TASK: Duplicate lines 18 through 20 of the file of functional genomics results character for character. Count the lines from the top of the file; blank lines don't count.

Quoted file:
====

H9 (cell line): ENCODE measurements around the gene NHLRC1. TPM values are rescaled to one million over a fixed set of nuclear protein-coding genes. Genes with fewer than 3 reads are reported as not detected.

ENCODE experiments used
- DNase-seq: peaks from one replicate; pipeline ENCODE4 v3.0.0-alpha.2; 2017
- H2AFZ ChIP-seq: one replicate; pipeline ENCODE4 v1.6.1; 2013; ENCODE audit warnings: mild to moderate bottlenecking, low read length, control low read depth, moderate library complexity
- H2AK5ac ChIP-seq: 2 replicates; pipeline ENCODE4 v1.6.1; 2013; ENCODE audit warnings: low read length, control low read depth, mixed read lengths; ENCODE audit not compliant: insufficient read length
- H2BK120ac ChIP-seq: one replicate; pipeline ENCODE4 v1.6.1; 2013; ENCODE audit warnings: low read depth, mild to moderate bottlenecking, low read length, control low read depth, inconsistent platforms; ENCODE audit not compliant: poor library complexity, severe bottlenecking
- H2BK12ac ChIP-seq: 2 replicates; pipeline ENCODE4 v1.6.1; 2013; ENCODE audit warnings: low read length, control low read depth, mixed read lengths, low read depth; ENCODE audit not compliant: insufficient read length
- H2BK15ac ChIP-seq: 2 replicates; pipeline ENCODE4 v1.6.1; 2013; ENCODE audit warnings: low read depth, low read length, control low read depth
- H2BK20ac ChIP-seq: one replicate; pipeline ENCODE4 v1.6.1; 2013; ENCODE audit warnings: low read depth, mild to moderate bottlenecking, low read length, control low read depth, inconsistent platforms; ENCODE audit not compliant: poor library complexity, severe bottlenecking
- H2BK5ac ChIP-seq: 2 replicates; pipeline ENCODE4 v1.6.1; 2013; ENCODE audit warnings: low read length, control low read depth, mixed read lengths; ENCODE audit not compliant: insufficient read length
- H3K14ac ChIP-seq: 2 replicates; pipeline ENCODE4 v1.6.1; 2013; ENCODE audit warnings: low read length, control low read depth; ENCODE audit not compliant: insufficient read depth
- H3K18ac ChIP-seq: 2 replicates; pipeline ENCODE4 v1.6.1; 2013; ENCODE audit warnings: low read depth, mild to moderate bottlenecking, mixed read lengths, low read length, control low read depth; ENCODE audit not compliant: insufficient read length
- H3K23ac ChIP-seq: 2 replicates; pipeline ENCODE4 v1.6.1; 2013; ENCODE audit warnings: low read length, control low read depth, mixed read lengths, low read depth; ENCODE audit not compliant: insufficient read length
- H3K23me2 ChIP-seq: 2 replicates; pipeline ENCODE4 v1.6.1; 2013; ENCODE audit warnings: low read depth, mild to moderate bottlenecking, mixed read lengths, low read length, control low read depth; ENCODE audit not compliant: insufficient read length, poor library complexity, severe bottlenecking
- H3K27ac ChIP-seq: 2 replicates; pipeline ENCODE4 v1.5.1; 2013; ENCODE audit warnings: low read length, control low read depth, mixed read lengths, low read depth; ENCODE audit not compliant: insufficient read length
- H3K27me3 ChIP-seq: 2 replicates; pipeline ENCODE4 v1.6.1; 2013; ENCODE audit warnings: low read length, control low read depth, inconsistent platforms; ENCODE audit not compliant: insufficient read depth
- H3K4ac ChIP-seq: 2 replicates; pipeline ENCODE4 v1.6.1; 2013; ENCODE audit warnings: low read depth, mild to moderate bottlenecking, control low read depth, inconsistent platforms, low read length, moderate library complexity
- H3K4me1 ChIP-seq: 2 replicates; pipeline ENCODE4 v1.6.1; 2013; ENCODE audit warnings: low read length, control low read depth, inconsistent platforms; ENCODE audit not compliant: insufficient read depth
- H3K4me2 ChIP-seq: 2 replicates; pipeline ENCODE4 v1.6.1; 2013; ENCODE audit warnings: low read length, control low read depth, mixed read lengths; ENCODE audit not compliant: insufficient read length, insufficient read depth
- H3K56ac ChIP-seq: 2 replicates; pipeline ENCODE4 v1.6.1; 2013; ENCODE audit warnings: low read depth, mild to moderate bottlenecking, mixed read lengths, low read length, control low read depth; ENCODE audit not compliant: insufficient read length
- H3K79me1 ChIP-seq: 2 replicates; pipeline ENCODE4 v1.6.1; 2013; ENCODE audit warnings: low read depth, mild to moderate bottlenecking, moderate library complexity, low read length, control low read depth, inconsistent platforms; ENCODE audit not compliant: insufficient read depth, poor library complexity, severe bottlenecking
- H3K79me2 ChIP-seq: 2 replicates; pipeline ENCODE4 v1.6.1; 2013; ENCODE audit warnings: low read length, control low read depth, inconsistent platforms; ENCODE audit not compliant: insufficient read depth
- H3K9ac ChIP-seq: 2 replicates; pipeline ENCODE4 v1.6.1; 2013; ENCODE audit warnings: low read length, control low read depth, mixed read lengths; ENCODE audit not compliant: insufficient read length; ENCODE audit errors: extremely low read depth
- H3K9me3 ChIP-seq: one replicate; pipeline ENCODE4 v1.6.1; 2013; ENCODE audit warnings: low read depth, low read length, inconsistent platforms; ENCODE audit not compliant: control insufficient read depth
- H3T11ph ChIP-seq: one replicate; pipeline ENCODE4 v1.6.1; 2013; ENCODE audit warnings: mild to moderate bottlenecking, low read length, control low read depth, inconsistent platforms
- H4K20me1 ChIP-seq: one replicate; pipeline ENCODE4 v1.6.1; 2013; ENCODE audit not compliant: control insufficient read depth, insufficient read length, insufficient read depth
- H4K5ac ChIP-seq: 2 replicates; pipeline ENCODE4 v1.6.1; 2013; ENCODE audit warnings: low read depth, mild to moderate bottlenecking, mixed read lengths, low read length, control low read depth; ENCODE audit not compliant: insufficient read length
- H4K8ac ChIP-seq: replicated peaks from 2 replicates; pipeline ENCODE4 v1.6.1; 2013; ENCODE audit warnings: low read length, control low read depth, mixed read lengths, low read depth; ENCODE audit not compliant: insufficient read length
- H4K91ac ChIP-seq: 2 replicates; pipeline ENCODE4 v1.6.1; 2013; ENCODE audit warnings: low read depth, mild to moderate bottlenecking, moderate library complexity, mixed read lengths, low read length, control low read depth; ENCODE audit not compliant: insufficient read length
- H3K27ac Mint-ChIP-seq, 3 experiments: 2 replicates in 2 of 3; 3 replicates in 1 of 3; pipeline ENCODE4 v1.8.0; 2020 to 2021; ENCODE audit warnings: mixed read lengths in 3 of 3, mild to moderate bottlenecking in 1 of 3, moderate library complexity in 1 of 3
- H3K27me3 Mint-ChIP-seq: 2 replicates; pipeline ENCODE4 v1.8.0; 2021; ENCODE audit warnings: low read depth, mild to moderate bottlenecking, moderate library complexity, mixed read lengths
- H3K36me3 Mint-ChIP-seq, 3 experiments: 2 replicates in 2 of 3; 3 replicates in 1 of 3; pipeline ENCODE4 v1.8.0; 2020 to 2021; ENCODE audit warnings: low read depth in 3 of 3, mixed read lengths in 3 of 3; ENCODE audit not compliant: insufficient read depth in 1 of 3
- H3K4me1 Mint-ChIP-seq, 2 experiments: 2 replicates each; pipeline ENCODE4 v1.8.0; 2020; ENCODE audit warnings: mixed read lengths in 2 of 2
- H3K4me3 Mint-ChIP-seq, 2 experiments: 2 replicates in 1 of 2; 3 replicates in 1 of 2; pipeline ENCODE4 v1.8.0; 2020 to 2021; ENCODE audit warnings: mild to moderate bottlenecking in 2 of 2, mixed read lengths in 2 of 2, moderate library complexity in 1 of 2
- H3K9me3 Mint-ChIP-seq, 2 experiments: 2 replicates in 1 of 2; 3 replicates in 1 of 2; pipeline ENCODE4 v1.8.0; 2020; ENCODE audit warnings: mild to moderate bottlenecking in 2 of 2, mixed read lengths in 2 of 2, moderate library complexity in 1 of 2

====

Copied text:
- H3K4me1 ChIP-seq: 2 replicates; pipeline ENCODE4 v1.6.1; 2013; ENCODE audit warnings: low read length, control low read depth, inconsistent platforms; ENCODE audit not compliant: insufficient read depth
- H3K4me2 ChIP-seq: 2 replicates; pipeline ENCODE4 v1.6.1; 2013; ENCODE audit warnings: low read length, control low read depth, mixed read lengths; ENCODE audit not compliant: insufficient read length, insufficient read depth
- H3K56ac ChIP-seq: 2 replicates; pipeline ENCODE4 v1.6.1; 2013; ENCODE audit warnings: low read depth, mild to moderate bottlenecking, mixed read lengths, low read length, control low read depth; ENCODE audit not compliant: insufficient read length